This was the strangest part of the medical examination – the physical itself. First I had a desk interview with a doctor who took me at face value while I said I had no known illnesses of any kind. I had heard horror stories about being challenged at the least falter, but apparently I look as healthy as I feel.
Then I was sent into another room, and when I opened the door I stopped in shock. There was a bench something like a waiting room at a sauna, and lined up on it were about 8 adult men, each wearing nothing more than some boxers to cover the unmentionables. Directly in front of me was another large man, in little more than what God gave him, arms extended full tee, while two men in cammo took his measurements. I was sent to the bench, told to strip down and wait. After a few minutes, we were lined up, told to adjust our shorts so as not to advertise, and brought through various strange physical exercises (including a duck walk) to prove we had our full range of motion.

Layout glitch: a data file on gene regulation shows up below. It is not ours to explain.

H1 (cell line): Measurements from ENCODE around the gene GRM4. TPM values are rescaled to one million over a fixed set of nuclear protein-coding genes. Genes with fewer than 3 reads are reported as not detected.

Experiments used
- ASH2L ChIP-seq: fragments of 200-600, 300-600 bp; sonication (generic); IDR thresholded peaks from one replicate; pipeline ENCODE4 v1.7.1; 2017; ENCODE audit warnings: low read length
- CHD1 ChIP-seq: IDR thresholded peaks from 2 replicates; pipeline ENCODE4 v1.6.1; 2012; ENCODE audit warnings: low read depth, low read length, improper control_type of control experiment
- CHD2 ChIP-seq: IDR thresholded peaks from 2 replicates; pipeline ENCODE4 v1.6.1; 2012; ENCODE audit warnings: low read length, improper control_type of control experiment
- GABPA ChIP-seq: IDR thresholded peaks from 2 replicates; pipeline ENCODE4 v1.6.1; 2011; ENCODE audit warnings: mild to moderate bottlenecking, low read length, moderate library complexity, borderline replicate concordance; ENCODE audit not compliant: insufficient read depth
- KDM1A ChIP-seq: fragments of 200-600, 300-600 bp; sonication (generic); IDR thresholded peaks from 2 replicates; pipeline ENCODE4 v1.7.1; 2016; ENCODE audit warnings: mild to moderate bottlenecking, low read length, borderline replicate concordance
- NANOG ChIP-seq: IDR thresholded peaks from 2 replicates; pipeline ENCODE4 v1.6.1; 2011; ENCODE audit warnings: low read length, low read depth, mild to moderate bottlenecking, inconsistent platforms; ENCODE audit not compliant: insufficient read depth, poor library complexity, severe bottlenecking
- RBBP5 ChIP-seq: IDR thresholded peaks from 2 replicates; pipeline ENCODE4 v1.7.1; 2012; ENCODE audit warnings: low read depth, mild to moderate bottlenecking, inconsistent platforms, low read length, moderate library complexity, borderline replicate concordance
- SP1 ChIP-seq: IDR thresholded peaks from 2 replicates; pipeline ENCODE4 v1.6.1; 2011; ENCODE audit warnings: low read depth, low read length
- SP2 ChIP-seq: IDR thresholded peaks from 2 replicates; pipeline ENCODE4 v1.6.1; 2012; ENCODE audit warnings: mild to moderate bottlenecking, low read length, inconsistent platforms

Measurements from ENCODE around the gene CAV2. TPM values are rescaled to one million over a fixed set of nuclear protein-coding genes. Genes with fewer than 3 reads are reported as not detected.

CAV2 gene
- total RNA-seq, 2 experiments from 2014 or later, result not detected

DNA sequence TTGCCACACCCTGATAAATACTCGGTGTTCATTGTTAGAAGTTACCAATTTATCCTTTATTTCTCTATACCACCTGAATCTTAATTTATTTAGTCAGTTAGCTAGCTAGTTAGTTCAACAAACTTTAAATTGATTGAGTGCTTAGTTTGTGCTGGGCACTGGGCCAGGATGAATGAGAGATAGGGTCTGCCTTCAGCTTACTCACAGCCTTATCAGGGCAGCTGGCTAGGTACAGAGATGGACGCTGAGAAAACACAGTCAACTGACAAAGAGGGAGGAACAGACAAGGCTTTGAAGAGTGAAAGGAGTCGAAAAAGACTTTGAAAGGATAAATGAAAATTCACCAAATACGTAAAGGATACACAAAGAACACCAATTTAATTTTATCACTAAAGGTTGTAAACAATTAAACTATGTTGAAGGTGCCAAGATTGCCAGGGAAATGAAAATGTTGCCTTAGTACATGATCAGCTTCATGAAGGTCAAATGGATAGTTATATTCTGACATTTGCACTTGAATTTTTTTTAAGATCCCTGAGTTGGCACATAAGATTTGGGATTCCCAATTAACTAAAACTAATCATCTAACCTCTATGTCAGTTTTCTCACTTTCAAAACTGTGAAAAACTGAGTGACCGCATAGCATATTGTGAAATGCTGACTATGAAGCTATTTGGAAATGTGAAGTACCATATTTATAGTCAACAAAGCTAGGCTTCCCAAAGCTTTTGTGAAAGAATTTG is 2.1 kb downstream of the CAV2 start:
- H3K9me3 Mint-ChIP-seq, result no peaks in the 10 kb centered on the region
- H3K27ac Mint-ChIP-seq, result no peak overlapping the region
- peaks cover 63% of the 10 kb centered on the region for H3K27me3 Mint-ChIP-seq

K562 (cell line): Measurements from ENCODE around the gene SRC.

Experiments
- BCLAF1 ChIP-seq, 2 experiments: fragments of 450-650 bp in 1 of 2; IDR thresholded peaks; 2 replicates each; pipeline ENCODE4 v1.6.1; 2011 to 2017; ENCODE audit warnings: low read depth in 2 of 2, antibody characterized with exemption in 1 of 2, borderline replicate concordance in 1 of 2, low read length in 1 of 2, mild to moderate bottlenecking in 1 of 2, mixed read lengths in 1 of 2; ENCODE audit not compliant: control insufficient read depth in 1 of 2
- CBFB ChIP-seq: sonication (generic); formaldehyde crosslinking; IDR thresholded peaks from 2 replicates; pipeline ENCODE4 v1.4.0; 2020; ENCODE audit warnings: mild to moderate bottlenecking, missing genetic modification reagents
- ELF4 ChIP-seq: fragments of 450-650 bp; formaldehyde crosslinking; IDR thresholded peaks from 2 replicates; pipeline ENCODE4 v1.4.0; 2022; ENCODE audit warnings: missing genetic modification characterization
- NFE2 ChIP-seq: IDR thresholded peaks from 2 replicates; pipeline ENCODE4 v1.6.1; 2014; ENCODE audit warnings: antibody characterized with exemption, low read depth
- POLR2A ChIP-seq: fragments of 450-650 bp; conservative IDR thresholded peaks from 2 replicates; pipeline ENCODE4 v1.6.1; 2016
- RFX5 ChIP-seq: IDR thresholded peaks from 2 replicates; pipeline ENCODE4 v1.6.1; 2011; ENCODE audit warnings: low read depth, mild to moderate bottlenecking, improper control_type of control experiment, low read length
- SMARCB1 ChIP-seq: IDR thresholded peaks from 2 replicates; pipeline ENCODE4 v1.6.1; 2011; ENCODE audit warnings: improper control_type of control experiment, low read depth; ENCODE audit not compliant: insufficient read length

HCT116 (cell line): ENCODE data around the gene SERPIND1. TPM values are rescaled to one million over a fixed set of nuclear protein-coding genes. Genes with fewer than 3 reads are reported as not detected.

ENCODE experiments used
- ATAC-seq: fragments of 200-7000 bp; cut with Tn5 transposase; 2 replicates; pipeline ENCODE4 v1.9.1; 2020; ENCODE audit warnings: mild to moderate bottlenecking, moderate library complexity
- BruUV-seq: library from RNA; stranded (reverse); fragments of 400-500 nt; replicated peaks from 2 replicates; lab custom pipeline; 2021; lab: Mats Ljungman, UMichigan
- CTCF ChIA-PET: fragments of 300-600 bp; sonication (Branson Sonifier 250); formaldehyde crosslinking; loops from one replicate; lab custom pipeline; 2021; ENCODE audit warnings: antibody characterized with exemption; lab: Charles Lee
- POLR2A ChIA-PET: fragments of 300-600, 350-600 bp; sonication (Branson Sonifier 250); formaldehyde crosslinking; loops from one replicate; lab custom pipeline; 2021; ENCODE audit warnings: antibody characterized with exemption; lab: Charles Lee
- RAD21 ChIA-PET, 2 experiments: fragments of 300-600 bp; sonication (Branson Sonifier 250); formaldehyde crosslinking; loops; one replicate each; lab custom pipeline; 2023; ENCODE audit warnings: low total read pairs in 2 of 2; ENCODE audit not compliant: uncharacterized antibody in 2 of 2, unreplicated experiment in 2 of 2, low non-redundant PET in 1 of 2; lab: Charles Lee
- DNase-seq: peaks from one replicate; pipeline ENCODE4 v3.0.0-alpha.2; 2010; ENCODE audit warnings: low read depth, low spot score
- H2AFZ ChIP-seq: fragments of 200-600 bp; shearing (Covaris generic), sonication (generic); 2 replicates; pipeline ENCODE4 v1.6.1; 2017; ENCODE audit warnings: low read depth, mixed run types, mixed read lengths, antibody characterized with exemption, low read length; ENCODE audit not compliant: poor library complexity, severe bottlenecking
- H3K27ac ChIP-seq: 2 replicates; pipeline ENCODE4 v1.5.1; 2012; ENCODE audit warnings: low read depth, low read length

Then back into the doctor’s office for the physical proper: he listened to heart and lungs, looked in my ears and at the back of my throat, checked prostate and proctology. At that last, my 83 year old doctor complained more than I did. It was required, and he didn’t much appreciate it. My best personal guess about the wherefore is that the proctological exam is the military’s answer to “dont ask, don’t tell.” They may not be allowed to ask, but they can sure verify that you haven’t had your anatomy destroyed by debauched behavior.
On the ear inspection, I failed. He couldn’t see the drum in my left ear. But they have a waiver for that too. In my case, they squirted some solvent in my ear, waited a few minutes, and hooked me up to a tool that squirted water in until the wax came out. I was afraid at first I’d get hurt or at least be stuck with swimmer’s ear. In fact, the water pump managed to scratch that little spot between your ear and your throat that itches sometimes but you never can quite get to because it’s in the middle of your head. Ah that was a relief.
All in all, I was gratified to learn (again) that I was healthy.